Fighting the Cold Hands Blues

It snowed yesterday. No big surprise, in January, in North Central Wisconsin. It’s almost a daily event. The unique part of yesterday’s work day was the outdoor portrait session I did with a couple to celebrate their engagement during the snowfall. This was the second time in my career that I have conducted a portrait session in the snow. Both were for engaged couples. Neither was spontaneous. In other words, the snow was a gift on the day of the appointment.

Jay and Amanda loved the snow and they had a good time breaking trails on our studio property from one background to another. Jay helped by carrying my light (on a metal stand) with his bare hands while I carried the tripod and camera.

While it wasn’t an extremely cold day, in comparison to some of the arctic days we have experienced lately, it’s still January! So it was cold and I had to handle a metal tripod outdoors. Regular winter gloves make adjusting  camera and tripod controls nearly impossible. One spends a lot of time taking them off, putting them into pockets, making an adjustment, putting them back on again, and then try to find the shutter release! All that fumbling adds up and the subject/s are getting colder and losing their enthusiasm for their photographer and their session!

A pair of cold weather bicycling gloves
A pair of cold weather bicycling gloves

I had an ah-ha moment that helped me solve the winter handling problem about 15 months ago as I was preparing to photograph hockey teams. One might think that an indoor hockey rink is a warm enough place to go without gloves, but it is not. It is a lot better than photographing outdoors but it is still cold. The answer I found was full-finger biking gloves.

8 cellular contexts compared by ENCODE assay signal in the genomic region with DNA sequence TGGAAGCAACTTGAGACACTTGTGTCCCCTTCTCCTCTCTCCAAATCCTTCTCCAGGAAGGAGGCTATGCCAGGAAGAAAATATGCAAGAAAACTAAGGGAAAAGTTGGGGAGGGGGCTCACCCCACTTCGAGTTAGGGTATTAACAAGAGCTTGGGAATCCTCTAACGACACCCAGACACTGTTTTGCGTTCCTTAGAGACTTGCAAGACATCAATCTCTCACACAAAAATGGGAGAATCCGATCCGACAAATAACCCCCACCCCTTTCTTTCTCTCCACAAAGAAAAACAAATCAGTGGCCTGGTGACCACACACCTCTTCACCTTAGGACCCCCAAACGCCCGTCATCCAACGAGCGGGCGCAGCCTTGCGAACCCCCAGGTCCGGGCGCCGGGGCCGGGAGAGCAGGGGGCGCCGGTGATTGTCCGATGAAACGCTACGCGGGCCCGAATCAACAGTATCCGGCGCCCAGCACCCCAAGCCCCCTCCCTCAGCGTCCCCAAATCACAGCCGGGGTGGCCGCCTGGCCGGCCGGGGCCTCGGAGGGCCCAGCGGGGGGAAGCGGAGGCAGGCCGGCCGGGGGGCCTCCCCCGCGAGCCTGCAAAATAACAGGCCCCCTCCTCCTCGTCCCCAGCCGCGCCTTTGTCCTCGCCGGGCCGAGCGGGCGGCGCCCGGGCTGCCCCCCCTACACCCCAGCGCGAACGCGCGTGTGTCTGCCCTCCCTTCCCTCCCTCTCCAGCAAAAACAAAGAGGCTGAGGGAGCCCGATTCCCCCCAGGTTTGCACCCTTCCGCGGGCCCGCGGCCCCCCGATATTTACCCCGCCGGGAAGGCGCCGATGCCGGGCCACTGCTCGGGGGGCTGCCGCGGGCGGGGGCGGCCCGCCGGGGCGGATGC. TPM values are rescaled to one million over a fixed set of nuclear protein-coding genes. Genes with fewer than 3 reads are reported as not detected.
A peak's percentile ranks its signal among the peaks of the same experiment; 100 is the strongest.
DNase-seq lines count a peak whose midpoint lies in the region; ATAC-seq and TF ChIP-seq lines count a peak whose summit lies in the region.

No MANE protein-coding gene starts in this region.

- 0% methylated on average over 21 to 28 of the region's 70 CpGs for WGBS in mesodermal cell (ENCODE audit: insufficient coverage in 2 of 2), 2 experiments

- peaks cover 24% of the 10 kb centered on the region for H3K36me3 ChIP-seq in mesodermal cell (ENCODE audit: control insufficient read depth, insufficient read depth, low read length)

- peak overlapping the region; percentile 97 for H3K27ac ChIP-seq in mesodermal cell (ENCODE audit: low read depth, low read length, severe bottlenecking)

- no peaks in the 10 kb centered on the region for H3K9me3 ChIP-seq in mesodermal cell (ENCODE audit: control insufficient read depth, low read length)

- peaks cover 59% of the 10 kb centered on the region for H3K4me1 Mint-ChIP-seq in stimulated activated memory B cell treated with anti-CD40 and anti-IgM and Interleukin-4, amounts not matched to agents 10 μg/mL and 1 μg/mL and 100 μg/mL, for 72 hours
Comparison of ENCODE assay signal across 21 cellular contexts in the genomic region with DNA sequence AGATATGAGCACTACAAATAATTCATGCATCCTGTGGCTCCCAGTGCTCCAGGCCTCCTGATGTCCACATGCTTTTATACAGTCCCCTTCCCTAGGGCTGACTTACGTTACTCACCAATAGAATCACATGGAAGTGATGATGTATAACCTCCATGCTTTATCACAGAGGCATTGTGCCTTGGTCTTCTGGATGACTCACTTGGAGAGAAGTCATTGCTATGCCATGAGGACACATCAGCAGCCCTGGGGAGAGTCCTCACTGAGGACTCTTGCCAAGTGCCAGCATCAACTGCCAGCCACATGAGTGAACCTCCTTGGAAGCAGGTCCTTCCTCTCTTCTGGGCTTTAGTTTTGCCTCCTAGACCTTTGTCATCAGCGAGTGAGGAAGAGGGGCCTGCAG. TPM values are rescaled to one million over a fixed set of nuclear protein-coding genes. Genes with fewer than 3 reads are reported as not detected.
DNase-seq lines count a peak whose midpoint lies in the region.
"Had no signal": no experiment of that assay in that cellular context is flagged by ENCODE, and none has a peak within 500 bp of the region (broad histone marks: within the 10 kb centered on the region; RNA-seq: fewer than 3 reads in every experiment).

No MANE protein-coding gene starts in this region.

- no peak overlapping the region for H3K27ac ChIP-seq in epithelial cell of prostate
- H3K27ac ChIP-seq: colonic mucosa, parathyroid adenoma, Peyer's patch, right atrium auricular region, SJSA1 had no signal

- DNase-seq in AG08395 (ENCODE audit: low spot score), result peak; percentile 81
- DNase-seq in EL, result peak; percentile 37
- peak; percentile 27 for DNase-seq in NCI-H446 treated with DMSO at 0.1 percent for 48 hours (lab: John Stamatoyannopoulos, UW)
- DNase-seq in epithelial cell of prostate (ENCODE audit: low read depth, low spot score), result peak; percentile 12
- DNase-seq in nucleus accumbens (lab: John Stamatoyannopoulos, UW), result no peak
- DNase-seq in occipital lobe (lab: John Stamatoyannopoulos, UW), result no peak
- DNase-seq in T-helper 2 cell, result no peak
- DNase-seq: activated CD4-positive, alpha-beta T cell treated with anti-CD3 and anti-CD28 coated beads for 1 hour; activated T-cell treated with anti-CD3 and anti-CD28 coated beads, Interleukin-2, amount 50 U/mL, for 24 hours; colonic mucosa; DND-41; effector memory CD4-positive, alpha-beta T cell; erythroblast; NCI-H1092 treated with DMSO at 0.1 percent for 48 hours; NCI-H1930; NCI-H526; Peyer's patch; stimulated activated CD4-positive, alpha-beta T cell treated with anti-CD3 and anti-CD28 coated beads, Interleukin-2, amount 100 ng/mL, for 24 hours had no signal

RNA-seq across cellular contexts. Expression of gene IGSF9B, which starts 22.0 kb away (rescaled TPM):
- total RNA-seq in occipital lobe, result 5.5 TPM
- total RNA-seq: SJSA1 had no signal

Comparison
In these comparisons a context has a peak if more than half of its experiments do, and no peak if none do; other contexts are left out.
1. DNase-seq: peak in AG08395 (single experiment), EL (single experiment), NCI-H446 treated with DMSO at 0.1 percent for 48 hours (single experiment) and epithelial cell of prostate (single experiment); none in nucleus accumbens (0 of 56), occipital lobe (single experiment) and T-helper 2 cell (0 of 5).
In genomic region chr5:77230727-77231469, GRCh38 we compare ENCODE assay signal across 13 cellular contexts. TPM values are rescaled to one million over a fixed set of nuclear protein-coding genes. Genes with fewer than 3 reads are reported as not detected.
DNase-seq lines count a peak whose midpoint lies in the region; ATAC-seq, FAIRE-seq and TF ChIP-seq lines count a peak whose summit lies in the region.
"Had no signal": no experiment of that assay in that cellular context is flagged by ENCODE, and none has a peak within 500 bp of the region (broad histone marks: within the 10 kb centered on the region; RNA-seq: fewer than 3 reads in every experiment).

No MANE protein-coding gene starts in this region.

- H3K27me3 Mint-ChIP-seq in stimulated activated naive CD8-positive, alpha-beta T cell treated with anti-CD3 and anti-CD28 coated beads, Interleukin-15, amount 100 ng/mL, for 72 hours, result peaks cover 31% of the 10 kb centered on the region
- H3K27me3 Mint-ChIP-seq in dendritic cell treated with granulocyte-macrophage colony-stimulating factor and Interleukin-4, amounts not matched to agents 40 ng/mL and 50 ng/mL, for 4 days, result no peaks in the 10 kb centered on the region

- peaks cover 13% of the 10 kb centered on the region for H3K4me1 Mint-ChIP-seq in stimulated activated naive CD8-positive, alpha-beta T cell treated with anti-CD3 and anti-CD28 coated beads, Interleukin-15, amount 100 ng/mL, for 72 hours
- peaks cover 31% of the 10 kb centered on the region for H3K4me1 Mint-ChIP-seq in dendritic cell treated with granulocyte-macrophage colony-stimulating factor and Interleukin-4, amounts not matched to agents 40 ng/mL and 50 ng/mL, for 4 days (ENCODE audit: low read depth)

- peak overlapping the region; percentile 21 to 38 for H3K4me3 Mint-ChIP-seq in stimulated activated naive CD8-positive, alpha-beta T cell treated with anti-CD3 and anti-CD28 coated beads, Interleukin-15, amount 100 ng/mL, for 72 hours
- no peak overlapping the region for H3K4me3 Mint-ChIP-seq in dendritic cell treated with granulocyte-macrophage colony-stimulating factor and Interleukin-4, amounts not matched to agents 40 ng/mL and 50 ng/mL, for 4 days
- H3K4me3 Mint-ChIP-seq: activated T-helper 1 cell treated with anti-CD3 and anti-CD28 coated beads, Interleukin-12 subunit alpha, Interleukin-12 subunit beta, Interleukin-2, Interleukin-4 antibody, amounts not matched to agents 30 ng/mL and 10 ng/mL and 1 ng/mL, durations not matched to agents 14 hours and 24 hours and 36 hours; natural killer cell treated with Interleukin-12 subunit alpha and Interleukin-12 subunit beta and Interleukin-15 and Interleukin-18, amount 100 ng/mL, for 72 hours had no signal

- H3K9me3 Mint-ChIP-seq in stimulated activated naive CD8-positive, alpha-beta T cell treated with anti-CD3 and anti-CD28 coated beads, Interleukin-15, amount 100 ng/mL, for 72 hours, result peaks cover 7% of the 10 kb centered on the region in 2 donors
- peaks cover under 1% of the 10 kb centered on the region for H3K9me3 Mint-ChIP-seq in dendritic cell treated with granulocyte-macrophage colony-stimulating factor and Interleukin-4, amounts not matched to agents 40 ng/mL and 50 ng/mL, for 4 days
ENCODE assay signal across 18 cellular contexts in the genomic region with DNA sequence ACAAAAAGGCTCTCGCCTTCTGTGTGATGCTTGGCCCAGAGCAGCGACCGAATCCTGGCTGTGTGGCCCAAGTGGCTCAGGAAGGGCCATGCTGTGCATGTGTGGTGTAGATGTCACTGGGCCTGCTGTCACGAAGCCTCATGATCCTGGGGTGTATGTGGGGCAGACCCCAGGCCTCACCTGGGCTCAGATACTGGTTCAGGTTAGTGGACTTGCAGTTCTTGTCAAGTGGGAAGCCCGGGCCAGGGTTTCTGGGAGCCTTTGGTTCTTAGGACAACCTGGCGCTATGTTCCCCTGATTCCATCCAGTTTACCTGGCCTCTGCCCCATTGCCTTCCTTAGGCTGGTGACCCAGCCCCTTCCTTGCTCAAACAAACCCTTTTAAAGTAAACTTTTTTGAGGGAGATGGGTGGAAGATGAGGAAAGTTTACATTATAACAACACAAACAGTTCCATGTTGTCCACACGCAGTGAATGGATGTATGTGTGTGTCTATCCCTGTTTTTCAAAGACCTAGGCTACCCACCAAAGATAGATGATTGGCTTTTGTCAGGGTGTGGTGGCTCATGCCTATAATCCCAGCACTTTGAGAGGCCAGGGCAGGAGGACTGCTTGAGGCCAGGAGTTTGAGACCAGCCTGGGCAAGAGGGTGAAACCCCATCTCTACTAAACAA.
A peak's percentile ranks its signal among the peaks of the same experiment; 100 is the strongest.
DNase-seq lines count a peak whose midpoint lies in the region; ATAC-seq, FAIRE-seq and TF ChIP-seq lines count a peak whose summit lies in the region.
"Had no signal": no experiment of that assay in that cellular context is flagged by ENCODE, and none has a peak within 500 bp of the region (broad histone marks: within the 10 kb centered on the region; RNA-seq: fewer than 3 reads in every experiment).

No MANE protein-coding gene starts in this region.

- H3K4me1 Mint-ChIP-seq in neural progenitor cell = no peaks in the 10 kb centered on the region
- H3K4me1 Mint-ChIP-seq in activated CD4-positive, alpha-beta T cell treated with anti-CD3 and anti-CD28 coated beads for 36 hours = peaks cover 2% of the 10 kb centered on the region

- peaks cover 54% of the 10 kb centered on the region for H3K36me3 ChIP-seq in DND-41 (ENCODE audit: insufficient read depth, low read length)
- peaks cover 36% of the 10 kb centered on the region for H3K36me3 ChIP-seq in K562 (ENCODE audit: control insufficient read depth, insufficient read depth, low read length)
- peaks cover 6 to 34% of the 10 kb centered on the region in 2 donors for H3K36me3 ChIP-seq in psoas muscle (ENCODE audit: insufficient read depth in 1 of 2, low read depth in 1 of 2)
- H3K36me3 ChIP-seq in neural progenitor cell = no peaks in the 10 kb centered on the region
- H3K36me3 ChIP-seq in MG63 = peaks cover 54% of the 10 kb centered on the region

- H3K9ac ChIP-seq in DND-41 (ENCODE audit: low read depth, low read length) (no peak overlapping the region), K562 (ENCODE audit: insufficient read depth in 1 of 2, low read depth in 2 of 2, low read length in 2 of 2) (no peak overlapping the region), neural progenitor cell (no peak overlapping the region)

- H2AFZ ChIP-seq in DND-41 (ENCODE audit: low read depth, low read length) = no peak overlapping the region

My daughter bought me a pair for my birthday last year in anticipation of a late season bicycling event in which I was registered. Normal biking gloves are half-finger and thumb and provide extra grip and padding on the bars while the touch is unobstructed for the brakes and gear shifters. Cold weather gloves are full-finger and thumb. They fit the hands tightly and are thin enough to still provide the tactile response that a rider/photographer needs to make adjustments quickly. And, they provide enough protection or warmth to keep the fingers from going numb. That is a good thing when handling expensive professional equipment.

So, what is the bottom line? If you want to extend your riding season and lengthen the amount of time that you can photograph out of doors in the cold, one of the items that you want to buy is a pair of full-finger bicycle gloves (or put them on your birthday wish list – Thanks, Niki!). You will be able to work faster, keep your subjects happier, and keep your own enthusiasm high for the job at hand.

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